Approximate Duration:

4 Hours 36 Minutes

Approximate Distance:

162 miles (261 km)

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Burns Country Run

South West Scotland


[ PLANNING: For places to Stay | Eat | Shop | Visit | Refuel on and around this route view the South West Scotland Page on a new tab hereLink ]

Route at a Glance

Rabbie Burns is widely respected and passionately regarded as The National Poet of Scotland and is celebrated worldwide. He is most certainly celebrated in Scotland and is often referred to as Scotland’s Favourite son. Amongst some of his most notable works; “Auld Lang Syne”, “To a Mouse”, “A Man’s a Man for A’ That”, “Ae Fond Kiss”, “Scots Wha Hae”, “Tam O’Shanter”, “Halloween” and “The Battle of Sherramuir”.

This route – perhaps fittingly starts in Dumfries the place of his death where before you even start the ride you can visit the Robert Burns House, Burns Street, Dumfries, DG1 2PS. It was in this simple sandstone house in a quiet Dumfries street that Robert Burns, Scotland’s national poet, spent the last years of his brilliant life. The house gives us a picture of how the poet and his family lived in the late eighteenth century. It is now a place of pilgrimage for Burns enthusiasts from around the world.

Whilst still in Dumfries you can also visit the Robert Burns Centre, situated in the town’s eighteenth century watermill on the west bank of the River Nith. The Robert Burns Centre tells the story of Robert Burns’ last years spent in the bustling streets and lively atmosphere of Dumfries in the late eighteenth century. The exhibition is illuminated by many original manuscripts and belongings of the poet. There is a fascinating scale model of Dumfries in the 1790s and a haunting audio-visual presentation.

Also on the trip it will be worth visiting the Burns Birthplace Museum which offers a truly unique encounter with Scotland’s favourite son. Set among 10 acres of the poet’s cherished Alloway countryside; the museum comprises the famous Burns Cottage where the poet was born, the historic landmarks where he set his greatest work, the elegant monument and gardens created in his honour and a modern museum housing the world’s most important collection of his life and works.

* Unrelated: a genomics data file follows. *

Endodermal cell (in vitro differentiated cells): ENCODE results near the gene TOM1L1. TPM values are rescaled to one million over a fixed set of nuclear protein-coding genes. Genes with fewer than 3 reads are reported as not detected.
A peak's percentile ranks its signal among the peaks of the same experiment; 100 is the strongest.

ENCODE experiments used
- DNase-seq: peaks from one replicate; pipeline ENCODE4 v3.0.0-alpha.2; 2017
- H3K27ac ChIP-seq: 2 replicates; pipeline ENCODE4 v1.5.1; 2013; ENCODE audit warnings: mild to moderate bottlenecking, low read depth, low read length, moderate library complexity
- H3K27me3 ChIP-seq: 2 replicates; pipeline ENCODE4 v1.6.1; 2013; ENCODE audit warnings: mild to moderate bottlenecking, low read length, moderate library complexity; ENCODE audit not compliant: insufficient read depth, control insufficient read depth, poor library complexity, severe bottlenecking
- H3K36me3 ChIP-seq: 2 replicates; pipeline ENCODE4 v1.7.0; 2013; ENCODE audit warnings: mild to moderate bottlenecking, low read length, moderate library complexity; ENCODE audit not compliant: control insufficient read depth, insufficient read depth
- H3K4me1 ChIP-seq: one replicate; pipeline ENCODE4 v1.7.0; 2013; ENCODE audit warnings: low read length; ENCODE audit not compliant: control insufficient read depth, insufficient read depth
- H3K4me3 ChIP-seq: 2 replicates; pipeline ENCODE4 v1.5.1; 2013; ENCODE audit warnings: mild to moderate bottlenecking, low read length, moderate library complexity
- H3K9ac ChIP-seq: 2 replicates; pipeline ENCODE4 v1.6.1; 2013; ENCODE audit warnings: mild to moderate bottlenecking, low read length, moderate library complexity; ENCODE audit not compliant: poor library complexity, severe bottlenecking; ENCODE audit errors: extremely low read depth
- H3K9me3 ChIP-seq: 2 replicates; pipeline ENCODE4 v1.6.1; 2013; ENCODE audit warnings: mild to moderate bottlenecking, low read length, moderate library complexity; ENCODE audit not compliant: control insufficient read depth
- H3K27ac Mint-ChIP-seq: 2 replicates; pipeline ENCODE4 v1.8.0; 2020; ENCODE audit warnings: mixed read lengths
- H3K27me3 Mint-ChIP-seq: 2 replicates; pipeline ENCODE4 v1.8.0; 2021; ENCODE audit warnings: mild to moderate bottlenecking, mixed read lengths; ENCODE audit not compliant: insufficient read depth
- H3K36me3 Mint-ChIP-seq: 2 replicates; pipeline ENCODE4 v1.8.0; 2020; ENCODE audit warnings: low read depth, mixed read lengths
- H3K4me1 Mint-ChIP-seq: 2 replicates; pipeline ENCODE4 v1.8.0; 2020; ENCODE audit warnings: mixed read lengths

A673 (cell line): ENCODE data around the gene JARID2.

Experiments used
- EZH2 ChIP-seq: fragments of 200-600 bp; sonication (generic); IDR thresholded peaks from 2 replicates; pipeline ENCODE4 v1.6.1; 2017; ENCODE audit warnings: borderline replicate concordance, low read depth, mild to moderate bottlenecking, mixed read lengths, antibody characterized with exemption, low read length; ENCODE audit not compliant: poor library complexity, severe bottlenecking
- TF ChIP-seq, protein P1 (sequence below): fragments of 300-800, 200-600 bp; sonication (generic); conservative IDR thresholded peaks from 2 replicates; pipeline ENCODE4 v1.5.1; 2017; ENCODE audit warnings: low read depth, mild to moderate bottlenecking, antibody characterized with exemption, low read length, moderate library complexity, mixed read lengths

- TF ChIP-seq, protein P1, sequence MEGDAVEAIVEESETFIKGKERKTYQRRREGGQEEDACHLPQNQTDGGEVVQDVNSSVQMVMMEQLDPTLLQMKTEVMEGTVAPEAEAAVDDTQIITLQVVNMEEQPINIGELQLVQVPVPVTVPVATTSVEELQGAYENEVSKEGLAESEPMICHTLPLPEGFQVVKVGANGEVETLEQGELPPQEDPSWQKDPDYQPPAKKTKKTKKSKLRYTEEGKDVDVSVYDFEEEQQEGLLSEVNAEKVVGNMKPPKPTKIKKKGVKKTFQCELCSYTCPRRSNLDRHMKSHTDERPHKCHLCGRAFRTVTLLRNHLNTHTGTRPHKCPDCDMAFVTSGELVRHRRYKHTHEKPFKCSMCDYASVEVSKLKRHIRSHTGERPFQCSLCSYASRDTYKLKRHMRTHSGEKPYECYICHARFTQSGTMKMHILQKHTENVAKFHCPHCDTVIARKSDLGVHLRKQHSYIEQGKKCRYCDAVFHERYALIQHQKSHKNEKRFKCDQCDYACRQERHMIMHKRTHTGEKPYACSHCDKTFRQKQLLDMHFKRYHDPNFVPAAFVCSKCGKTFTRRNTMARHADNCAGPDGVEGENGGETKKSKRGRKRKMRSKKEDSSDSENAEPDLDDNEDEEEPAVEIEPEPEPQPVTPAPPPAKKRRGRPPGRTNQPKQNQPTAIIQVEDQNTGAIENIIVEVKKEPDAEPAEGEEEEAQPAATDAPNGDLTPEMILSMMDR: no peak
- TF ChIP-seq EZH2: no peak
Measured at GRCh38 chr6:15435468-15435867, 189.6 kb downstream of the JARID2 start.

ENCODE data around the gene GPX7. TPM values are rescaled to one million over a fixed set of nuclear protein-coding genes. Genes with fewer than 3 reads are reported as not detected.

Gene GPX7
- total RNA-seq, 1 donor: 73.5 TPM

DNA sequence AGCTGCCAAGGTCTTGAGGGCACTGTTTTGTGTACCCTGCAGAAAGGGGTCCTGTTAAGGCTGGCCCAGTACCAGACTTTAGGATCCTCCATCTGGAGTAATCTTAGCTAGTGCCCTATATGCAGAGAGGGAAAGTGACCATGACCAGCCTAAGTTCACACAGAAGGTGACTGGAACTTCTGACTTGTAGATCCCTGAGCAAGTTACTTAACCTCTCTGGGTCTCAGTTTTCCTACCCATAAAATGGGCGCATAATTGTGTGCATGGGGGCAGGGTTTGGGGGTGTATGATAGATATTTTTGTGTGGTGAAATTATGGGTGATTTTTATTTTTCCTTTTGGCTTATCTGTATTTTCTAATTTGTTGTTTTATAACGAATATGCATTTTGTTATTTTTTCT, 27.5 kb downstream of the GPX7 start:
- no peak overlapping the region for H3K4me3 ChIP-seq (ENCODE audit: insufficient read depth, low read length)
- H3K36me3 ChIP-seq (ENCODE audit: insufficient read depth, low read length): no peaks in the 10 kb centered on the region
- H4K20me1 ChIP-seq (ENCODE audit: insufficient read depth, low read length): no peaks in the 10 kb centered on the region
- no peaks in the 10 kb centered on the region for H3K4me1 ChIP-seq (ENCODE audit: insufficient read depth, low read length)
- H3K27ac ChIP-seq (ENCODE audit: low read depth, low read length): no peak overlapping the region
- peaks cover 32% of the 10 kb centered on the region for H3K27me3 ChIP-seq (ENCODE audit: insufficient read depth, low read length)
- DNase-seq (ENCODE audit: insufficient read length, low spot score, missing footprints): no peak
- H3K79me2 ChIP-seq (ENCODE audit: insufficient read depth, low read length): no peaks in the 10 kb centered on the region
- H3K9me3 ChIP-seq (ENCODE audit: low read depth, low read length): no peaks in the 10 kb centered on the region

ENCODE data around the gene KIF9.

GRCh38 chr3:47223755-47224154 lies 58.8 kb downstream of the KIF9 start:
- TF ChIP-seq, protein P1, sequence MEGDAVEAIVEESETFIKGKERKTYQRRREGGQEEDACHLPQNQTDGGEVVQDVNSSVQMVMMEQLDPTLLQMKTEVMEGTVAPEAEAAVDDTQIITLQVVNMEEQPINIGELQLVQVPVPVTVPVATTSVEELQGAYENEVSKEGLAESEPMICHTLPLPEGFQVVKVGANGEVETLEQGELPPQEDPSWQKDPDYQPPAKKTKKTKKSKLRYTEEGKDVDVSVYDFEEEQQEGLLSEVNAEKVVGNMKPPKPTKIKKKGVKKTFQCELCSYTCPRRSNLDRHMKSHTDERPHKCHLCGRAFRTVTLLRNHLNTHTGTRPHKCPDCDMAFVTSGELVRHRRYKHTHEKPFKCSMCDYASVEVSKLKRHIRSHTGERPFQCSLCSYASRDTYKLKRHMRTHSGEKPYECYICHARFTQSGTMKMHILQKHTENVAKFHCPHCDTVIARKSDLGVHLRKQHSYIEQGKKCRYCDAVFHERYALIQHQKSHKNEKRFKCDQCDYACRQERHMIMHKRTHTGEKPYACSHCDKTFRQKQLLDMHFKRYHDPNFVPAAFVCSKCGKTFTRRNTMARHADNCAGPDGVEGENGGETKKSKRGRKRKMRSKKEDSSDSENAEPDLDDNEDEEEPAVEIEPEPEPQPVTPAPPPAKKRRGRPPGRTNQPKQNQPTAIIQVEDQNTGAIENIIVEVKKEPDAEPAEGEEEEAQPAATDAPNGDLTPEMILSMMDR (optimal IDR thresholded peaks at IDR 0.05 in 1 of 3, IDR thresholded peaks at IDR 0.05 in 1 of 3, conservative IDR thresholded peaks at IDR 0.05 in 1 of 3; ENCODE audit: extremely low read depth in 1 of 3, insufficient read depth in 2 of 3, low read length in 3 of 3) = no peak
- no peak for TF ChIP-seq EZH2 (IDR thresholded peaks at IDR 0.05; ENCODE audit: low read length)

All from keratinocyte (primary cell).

The route itself offers up a splendid overview of this South Western corner of Scotland with some great scenery and quiet roads to simply enjoy the journey with some interesting Burns stops along the way.

We would strongly recommend that you ride this route in conjunction with; http://www.bbc.co.uk/arts/robertburns/biography/
and
http://www.visitscotland.com/about/robert-burns/


Route Notes & Highlights

(Icons on the map)

  • Moffat – The biking heart of the region. A quaint picturesque market village with a variety of choice in shops and eateries. The home of the renowned Moffat toffee shop. Also the burial place of Tar Macadam the creator of the tarmac as we know it.
  • Crawick Pass – Crawick Pass is the most northerly of the three passes and carries the B740 from Crawick to Crawfordjohn and on to the M74. Full of moments of complete wilderness!
  • Drumlanrig Castle – The Castle has 120 rooms, 17 turrets and four towers but what will really impress you is the grand red tar driveway over 300 meters long and lined by manicured green grass and trees. Lovely gardens and well worth a visit.
  • Culzean Castle – A fantastic sight of turrets and battlements, Culzean Castle is surrounded by wild seas, lush forests and spectacular gardens. It featured in the 41973 cult movie, ‘The Wicker Man’.
  • Burns Cottage – The birthplace of Robert Burns, known as “Burns Cottage”, is located in Alloway opposite to a museum containing original manuscripts of his poetry.
  • Loch Doon Castle – Also known as Balloch Castle, it was located on an island within Loch Doon but was dismantled and rebuilt beside the Loch. A uniquely shaped castle with 11 sides and links to Robert Bruce.
  • Moniaive – A quaint little village, well known for having more musical events and festivals (per head of population) than anywhere else in the country. It is quite common for “jam sessions” to randomly occur within the number of hotels and pubs.
  • Ellisland Farm – Ellisland is now a popular museum and visitor attraction and it provides a wonderful insight into the life of Robert Burns on a farm two hundred years ago. He was 29, in the prime of his life and at the peak of his powers, when he came to Ellisland Farm.
  • Robert Burns Centre – Robert Burns spent the remaining years of his time in Dumfries. The centre has a fantastic exhibition with many original scripts and belongings of the Poet as well an impressive scale model of Dumfries in the 1790s and a haunting audio-visual presentation.

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Filling Stations on Route

No problem with fuel on this route, all the major towns have fuel stations.

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